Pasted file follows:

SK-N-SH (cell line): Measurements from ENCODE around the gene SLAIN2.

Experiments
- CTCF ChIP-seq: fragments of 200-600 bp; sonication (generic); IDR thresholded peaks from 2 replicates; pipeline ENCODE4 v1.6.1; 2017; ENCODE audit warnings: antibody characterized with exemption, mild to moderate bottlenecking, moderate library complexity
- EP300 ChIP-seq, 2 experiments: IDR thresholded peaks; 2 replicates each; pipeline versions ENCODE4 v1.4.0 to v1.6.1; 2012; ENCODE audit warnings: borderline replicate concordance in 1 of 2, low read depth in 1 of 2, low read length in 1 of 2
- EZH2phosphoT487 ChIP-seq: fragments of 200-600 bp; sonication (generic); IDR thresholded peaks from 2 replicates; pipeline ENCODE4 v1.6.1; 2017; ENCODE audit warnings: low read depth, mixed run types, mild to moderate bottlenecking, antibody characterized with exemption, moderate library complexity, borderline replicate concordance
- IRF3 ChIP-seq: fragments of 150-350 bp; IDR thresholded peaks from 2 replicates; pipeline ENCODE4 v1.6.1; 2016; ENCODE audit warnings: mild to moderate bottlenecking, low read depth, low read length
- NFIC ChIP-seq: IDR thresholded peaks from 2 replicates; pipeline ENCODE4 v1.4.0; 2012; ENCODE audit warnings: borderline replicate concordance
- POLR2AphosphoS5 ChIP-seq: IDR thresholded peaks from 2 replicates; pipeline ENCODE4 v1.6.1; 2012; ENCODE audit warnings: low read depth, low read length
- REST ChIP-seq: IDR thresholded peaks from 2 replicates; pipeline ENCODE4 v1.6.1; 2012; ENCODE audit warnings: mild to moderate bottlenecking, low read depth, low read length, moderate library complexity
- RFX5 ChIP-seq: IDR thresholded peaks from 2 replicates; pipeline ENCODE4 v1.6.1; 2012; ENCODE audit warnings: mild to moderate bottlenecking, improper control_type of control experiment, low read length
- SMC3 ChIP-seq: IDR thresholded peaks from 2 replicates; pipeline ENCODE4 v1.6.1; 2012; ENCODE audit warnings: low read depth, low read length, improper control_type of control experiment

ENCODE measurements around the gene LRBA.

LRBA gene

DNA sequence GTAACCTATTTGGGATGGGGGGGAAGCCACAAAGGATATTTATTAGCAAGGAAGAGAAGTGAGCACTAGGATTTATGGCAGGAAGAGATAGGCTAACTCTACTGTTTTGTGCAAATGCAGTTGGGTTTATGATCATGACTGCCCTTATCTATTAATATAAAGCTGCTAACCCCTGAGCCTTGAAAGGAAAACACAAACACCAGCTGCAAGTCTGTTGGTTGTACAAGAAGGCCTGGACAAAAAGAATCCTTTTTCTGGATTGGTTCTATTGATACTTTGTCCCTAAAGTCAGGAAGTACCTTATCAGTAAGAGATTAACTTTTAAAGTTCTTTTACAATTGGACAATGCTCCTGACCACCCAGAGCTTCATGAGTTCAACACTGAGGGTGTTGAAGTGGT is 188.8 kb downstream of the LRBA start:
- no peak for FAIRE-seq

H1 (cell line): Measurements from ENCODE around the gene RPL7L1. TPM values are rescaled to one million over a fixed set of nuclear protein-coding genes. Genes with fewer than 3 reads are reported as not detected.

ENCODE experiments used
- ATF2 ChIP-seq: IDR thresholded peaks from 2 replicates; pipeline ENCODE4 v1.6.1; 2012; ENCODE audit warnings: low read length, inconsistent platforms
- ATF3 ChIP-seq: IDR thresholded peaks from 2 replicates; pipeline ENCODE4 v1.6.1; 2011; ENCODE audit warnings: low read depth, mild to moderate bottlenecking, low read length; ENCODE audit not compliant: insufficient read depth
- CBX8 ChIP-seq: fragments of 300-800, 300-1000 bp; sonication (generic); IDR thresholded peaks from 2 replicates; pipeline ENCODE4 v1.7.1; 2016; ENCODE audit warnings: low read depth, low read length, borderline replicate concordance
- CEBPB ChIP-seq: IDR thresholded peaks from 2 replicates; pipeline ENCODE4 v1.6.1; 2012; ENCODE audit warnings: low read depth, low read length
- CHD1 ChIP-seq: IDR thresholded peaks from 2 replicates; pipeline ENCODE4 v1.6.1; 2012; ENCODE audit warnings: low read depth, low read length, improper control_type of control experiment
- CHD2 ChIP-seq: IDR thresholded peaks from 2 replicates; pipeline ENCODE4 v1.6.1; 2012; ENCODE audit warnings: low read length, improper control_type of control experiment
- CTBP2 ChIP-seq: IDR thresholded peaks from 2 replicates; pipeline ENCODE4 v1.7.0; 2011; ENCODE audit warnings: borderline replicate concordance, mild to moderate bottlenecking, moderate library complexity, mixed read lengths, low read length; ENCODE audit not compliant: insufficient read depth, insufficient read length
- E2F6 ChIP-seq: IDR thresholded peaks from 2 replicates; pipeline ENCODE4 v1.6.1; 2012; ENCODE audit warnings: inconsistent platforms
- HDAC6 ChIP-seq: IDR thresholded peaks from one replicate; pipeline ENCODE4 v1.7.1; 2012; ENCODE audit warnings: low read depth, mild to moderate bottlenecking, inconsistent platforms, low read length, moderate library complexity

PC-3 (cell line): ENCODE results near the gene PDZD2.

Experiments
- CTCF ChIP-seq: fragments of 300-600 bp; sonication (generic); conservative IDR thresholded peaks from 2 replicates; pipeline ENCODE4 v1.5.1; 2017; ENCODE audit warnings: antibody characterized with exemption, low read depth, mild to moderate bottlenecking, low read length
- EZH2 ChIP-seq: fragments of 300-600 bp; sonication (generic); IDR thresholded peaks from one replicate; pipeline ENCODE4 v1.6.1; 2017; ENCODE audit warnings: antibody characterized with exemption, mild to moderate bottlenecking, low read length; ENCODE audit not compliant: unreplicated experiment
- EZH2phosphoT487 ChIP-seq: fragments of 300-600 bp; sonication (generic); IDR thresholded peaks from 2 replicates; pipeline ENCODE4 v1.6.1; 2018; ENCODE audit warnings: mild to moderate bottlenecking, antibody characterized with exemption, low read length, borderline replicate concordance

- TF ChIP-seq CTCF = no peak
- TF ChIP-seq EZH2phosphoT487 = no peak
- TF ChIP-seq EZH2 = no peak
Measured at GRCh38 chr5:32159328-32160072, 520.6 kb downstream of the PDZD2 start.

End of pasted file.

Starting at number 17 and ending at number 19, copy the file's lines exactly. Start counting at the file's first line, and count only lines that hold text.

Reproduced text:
ENCODE experiments used
- ATF2 ChIP-seq: IDR thresholded peaks from 2 replicates; pipeline ENCODE4 v1.6.1; 2012; ENCODE audit warnings: low read length, inconsistent platforms
- ATF3 ChIP-seq: IDR thresholded peaks from 2 replicates; pipeline ENCODE4 v1.6.1; 2011; ENCODE audit warnings: low read depth, mild to moderate bottlenecking, low read length; ENCODE audit not compliant: insufficient read depth